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Professor calls free speech ‘racist’ (audio)

Also worries Democratic presidential win could spark another Civil War

A University of North Carolina at Chapel Hill professor recently called free speech racist and said he worries that if a Democratic presidential candidate wins the 2020 election it could spark another Civil War. 

Eric King Watts, an associate professor of communication studies, made the comments during his keynote speech “Tribalism, Voicelessness, and the Problem of Free Speech” that kicked off a two-day conference on free speech.

“Democracy needs free speech, but it is increasingly vulnerable to its excesses,” Watts said in his speech.

“I will first set forth how freedom of speech is implicated in racism by linking its historical contingency to the production of blackened flesh,” Watts said. “I will demonstrate how racism produces its uneven distribution of capacity and debility….”

The speech was audio recorded and first reported by the James G. Martin Center for Academic Renewal, and reporter Branson Inscore recently provided audio clips of the speech to The College Fix.

Watts has not responded to repeated requests from The College Fix seeking comment.

Watts’ speech was given in late October as part of the two-day free speech conference held at UNC Greensboro titled “Finding Expression in Contested Public Spaces.”

The basis of Watts’ argument was predicated upon the fact that the institution of slavery was in operation at the time the Bill of Rights was ratified. Watts argued that, since its conception, the right to speak freely was not applicable to some groups and thus has enabled injustice and disparity to pervade American society.

“In particular, freedom of speech is conceptualized and found in documents as a universal human capacity and right requiring legislative and judicial protections, but this late-18th-century idealism obscures the manner in which freedom of speech is always already implicated in racism,” Watts said.

“… The very idea of freedom, postulated in universalist terms in the 19th century, and serving as the ontological structure for the First Amendment, doesn’t allow the black. This exclusion is not legal, nor paralegal; it is brokered by the psychic structure and pseudoscience responding to the biopower imperatives of racism.”

“Put sharply, this exclusion is racist,” Watts said.

According to Inscore’s summary of the professor’s talk, “Watts primarily identified the harmful consequences of free speech with one political party: the Republicans.”

“When Watts finished his speech and the audience could respond, free speech itself wasn’t the center of the discussion,” Inscore wrote. “Rather, the dialogue operated under the presupposition that everyone present was on the same political team and dedicated to defeating the Republican party in the 2020 elections.”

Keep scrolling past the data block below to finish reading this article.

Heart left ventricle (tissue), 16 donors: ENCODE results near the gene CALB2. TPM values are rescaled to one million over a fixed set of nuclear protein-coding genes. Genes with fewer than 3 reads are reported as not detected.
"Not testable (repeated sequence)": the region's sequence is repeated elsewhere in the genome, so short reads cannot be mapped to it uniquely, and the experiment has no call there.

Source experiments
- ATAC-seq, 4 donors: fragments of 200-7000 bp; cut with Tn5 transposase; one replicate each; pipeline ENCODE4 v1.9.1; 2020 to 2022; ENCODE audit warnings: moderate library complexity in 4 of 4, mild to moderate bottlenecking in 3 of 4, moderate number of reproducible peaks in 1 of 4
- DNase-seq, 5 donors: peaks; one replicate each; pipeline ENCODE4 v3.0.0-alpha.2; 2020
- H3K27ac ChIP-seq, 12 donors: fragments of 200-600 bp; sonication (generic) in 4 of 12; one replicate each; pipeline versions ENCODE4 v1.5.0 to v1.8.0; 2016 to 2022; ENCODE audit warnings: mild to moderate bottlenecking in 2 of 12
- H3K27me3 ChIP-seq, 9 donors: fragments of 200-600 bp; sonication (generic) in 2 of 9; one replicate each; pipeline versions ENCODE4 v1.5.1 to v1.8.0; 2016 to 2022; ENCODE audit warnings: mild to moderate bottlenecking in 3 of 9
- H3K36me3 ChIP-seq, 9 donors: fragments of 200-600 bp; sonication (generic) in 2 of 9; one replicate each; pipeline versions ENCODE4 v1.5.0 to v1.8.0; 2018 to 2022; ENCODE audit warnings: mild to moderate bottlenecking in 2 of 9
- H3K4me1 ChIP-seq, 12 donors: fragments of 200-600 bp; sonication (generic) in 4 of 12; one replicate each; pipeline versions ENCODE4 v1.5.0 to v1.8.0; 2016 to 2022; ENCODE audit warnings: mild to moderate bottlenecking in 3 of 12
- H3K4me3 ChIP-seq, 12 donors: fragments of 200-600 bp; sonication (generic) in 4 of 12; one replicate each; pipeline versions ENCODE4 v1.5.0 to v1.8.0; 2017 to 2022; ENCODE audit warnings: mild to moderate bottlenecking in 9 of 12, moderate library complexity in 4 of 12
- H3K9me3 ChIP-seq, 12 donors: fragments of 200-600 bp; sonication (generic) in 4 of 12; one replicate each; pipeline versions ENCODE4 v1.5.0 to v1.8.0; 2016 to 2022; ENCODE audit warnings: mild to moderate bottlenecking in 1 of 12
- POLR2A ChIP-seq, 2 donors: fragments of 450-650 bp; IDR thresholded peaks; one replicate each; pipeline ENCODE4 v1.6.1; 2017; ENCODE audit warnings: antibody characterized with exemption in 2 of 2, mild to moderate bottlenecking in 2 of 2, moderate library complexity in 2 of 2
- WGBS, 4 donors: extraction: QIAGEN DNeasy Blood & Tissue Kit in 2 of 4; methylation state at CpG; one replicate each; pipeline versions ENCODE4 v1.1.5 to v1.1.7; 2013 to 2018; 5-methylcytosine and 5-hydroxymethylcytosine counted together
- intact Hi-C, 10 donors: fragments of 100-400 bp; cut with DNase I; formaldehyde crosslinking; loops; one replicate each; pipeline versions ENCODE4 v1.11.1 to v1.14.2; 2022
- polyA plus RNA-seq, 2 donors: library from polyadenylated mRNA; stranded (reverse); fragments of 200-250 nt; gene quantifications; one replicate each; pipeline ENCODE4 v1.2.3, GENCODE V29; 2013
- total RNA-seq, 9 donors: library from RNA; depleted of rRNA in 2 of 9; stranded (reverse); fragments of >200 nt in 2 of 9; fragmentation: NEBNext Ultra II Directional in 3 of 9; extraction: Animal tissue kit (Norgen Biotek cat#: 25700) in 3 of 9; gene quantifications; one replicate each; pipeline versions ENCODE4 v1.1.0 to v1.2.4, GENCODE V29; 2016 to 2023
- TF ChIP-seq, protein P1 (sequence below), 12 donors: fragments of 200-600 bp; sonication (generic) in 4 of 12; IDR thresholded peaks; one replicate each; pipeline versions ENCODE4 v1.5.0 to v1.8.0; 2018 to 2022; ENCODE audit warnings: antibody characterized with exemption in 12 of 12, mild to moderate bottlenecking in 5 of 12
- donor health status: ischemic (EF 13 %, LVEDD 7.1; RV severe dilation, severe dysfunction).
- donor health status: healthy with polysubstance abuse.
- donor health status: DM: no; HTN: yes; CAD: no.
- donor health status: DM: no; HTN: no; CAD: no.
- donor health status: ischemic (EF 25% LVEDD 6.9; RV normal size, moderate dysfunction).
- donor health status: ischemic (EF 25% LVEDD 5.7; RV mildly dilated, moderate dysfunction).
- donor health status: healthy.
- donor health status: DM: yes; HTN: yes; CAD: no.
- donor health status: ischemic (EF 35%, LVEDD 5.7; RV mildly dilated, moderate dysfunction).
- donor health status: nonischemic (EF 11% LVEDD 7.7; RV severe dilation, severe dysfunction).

At one point in the speech Watts noted “we are faced, by the way, with a toxic super-spreader in the White House, who daily attacks the Constitutionality of the House impeachment proceedings, among other things.”

“And, Fox’s Tucker Carlson, who nearly every day broadcasts fear of the brown hordes amassing at the southern border infecting real America.” Watts went on to criticize Carlson’s critique of the diversity narrative and added the “white tribe” is angry over the effects of globalization.

“Important to this antagonism is the pursuit of what the Proud Boys call ‘maximum freedom.'”

During the Q&A, Watts suggested another Civil War could spark depending upon the outcome of the next presidential election. The comment was made in the context of alt-right extremist social media echo chambers, a major focus of his speech.

“In my worst nightmares, one Democratic candidate wins in 2020 and that’s the precursor; that’s the Fort Sumter shot,” Watts said. “That’s not Appomattox … that’s 1861. That’s what I fear.”

“And that is part of the discourse of the far-right,” the professor continued. “Because it will legitimize a whole host of conspiracies that are alive and well now.”

He said the Left must finds ways to break through strongholds to counteract hate, “but at the same time tribal war will not be alleviated by a 2020 Democratic president.”

According to his online faculty bio, “Dr. Watts examines the diverse phenomena of African American public voice and its relation to the representation of the black body, the meanings of blackness, the shape of civic culture and community; voice and voicelessness are understood as being impacted by the rhetorical agency of the subject, the terms of one’s publicity, and the power relations that make up one’s various identities.”

Inscore, in reporting on the conference, noted the majority of speakers and panelists also expressed disapproval of both freedom of speech and the Trump administration.

“Most speakers at the free speech conference promoted the idea of restricting free speech to ensure space for ‘marginalized’ and ‘oppressed’ voices,” Inscore reported. “But at least one student questioned the one-sidedness of the conference.”

The question prompted mixed reactions from the audience. Panelist Mark Congdon Jr., assistant professor at College of Saint Rose, dismissed the student’s question and concern with a lengthy and hypothetical response, according to Inscore.

“Yes, [diversity of opinion] is important when we talk about how do we incorporate these other voices, like more conservative or things like that,” Congdon said. “But then understanding, as the other panelists have mentioned, how free speech can also be used to oppress – and it gets at power and authority – in terms of how you might be using your free speech to silence and harm others. And that’s not okay, regardless of anyone’s political views.”


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About the Author
Donovan Newkirk -- University at Buffalo